This list includes items need to build a two week food supply for one adult
Author Si Foster


Flour/Grain 10-15 lbs total combined:

  • Flour for baked goods, gravies, thickening in soups
  • White rice Brown rice does not store well for long periods of time, white rice is best for storage
  • Oatmeal Quick or Old fashioned for breakfast or to make granola, cookies
  • Corn canned
  • Pasta for soups, casserole
  • Cereal/granola – three boxes breakfast

Beans/Legumes/Protein, 2 lbs total:

  • Beans dry/jars or canned for soups, salds, main dish
  • Lentils dry/jars or canned For soups, salads, main dish
  • Chorizo or other dried sausage sold outside of refrigeration chop and add to soups, salads, snack
  • Nuts snack, add to granola

Dairy and fats

  • 5-7 boxes Milk cow or otherwise, non-refrigerated boxes- check expiration date for longest lasting
  • Oil – 1 lb suggest olive oil for cooking, salads

Canned Items:

  • Canned tuna, chicken or salmon 7 cans combined
  • Canned soup and/or Chili 7 cans
  • Canned olives 3 cans
  • Canned tomatoes, tomato sauce and paste 2 cans each to make sauce

Spices, condiments, sweeteners, misc

  • Peanut/almond butter- one jar
  • Bouillon/broth chicken beef and or vegetable to make soup, gravy or for hot drink/snack
  • Dried onion flakes/dried garlic for seasoning
  • Mayonnaise, one jar
  • Dry yeast
  • Maple syrup for pancakes, granola
  • Honey, Sugar, Brown sugar, Jam

Pre made Mixes/meals

  • Pasta sauce- 4 jars
  • Packaged soup mix / packaged pasta mix / Mac n cheese / ramen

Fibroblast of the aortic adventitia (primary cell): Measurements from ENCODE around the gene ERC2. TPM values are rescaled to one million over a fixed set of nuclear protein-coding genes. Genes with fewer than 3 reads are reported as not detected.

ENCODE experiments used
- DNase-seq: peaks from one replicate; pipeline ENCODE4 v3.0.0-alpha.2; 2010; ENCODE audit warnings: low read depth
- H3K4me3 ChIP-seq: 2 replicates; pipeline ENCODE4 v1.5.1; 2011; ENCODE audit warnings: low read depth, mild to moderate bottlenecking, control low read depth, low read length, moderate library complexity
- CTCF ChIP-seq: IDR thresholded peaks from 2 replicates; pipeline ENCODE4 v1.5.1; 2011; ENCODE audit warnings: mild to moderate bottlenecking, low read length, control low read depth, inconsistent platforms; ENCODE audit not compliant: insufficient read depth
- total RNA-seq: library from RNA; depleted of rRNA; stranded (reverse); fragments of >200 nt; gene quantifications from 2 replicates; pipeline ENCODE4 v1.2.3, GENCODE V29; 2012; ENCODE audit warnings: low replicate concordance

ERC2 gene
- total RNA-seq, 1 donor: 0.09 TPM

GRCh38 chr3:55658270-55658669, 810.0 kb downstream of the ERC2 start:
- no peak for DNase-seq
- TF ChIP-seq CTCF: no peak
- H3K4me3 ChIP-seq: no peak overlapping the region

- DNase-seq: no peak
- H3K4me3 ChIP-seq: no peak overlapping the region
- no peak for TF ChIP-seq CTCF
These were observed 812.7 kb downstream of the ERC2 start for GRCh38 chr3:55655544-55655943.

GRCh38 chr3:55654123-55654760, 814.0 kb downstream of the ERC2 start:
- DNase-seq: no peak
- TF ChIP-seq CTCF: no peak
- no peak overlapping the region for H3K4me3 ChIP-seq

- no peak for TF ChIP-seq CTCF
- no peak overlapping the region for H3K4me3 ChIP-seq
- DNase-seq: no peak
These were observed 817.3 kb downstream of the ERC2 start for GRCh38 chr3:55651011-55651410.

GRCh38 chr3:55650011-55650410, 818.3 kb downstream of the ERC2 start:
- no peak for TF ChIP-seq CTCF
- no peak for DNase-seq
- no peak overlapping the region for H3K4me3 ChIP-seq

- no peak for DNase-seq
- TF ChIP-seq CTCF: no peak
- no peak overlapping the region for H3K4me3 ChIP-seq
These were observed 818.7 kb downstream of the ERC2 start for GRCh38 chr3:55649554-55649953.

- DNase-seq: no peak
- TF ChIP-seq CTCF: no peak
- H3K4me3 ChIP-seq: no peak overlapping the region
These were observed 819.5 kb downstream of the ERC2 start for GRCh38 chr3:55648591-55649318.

• Pancake mix


  • Crackers- 2 boxes
  • Vegetable juice for snack, in soups
  • Raisins/dried fruit breakfast or snack
  • Snacks: popcorn, granola bars, chocolate bar

Other Items not Shelf Stable but helpful to create meals

  • Fresh fruit or frozen
  • Fresh vegetables or frozen
  • Bread may be frozen
  • cheese, vacuum packaged
  • butter, 1 lb frozen
  • Eggs 1-2 dozen Not fully shelf-stable, but if purchased not refrigerated are stable outside of the refrigerator for one week. Most eggs sold in the US are safe to eat if kept refrigerated up to the expiration date on carton. See notes below for link to FDA guidelines.


  • Water- 1 gallon per person per day


  • Remember to use items you have on hand to supplement your supply. Use fresh items first or at the beginning of time spent at home. 
  • If possible, have your children help create meal plans and prepare, they will be more invested and more willing to eat if they are involved. 
  • You may freeze leftover soup, treats, bread, and many other items and use the second week to avoid waste. 
  • Everything you need to know about egg safety, avoiding salmonella, etc you can find here.